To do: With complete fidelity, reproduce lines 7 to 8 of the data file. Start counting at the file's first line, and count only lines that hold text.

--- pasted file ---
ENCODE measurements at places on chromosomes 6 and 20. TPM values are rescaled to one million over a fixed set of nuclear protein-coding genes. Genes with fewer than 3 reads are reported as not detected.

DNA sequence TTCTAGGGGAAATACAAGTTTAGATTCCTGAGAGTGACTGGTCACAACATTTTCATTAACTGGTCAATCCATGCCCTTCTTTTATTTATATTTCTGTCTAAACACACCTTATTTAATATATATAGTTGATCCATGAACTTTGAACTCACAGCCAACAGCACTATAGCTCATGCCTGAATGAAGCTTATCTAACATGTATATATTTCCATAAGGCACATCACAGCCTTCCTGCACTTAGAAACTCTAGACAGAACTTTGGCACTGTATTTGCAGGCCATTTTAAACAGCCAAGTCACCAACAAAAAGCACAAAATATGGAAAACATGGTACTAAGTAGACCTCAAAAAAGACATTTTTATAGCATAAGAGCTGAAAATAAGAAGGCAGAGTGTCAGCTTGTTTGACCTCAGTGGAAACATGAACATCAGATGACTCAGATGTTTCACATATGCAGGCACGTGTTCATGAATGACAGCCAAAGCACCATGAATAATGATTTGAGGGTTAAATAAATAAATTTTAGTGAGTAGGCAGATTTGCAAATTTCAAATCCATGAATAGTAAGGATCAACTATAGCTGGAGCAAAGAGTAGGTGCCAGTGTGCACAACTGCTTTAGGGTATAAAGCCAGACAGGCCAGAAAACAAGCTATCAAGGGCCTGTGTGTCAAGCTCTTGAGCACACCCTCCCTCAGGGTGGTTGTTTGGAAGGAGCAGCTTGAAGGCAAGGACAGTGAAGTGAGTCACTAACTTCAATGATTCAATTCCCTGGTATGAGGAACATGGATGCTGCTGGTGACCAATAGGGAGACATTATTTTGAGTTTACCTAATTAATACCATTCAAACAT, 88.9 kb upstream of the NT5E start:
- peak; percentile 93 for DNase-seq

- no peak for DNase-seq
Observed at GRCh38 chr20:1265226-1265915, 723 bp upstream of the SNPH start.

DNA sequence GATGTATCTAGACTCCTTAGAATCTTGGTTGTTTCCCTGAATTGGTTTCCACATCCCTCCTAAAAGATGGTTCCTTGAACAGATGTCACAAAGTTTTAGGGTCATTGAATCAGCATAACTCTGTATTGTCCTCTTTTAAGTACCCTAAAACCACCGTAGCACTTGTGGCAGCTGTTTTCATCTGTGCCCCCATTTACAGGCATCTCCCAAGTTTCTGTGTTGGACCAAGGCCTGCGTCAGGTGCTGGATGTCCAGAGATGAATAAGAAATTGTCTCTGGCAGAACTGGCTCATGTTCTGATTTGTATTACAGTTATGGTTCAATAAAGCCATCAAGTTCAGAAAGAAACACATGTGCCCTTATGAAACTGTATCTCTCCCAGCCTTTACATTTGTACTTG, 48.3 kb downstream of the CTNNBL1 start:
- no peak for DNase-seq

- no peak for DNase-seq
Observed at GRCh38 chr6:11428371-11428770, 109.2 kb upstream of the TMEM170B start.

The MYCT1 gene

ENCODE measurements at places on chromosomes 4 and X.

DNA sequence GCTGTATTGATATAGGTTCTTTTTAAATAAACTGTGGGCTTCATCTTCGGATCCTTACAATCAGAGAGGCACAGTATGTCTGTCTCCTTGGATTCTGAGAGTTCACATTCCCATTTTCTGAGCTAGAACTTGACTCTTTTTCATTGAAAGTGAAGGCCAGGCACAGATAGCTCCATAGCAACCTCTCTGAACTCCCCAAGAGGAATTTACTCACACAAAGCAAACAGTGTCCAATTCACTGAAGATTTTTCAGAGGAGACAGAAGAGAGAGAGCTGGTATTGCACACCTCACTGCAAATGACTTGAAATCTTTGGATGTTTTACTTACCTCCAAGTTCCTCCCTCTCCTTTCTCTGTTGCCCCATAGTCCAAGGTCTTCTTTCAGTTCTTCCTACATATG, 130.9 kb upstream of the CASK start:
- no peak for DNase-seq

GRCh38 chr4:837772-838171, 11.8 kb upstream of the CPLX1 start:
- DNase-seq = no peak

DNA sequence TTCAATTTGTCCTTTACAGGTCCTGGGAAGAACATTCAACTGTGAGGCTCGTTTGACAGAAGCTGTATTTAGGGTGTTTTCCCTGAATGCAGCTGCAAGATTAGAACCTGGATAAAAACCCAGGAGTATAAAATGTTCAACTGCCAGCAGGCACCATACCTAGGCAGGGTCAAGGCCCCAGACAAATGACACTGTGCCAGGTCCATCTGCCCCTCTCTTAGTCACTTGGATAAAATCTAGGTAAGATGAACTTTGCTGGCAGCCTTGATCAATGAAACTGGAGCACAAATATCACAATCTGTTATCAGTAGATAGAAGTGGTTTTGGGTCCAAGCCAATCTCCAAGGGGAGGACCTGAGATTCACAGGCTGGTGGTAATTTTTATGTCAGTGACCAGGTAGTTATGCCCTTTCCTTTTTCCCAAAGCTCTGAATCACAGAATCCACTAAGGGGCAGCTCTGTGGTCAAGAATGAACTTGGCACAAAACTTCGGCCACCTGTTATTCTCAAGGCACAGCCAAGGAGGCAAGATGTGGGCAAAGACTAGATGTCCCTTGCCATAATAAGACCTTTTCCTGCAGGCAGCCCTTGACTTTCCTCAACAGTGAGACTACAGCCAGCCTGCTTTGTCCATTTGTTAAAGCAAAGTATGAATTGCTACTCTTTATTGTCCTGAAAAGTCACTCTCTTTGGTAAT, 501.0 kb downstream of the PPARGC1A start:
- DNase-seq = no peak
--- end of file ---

- no peak for DNase-seq

- no peak for DNase-seq